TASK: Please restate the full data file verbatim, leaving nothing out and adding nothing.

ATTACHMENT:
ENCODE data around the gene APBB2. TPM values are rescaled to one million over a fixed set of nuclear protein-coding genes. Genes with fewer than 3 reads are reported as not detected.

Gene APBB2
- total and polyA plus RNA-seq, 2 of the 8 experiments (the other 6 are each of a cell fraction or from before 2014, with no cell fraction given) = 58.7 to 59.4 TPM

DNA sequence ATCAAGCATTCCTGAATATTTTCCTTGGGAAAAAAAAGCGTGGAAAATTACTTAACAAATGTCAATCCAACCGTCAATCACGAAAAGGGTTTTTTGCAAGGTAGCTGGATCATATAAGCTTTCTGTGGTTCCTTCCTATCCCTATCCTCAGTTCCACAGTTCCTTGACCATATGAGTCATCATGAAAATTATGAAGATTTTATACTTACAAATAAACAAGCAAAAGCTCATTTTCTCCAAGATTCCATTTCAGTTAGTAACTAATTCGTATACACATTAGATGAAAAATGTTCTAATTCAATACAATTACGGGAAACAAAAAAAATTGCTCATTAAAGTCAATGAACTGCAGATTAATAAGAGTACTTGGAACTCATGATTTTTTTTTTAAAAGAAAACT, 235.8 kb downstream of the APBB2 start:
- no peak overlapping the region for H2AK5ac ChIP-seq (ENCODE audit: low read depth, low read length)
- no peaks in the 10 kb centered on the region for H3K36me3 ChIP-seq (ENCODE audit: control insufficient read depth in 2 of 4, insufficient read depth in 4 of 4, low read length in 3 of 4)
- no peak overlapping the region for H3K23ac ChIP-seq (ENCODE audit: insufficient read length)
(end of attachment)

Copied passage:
ENCODE data around the gene APBB2. TPM values are rescaled to one million over a fixed set of nuclear protein-coding genes. Genes with fewer than 3 reads are reported as not detected.

Gene APBB2
- total and polyA plus RNA-seq, 2 of the 8 experiments (the other 6 are each of a cell fraction or from before 2014, with no cell fraction given) = 58.7 to 59.4 TPM

DNA sequence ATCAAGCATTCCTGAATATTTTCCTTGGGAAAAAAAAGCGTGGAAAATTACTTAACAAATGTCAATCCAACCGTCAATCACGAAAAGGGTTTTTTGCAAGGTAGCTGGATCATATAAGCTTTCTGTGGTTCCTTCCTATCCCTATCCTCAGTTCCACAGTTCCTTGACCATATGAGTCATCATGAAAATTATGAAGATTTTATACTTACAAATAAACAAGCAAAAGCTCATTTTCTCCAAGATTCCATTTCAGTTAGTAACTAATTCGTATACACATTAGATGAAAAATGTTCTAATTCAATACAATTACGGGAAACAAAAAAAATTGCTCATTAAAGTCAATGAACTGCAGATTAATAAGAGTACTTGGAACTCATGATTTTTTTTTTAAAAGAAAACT, 235.8 kb downstream of the APBB2 start:
- no peak overlapping the region for H2AK5ac ChIP-seq (ENCODE audit: low read depth, low read length)
- no peaks in the 10 kb centered on the region for H3K36me3 ChIP-seq (ENCODE audit: control insufficient read depth in 2 of 4, insufficient read depth in 4 of 4, low read length in 3 of 4)
- no peak overlapping the region for H3K23ac ChIP-seq (ENCODE audit: insufficient read length)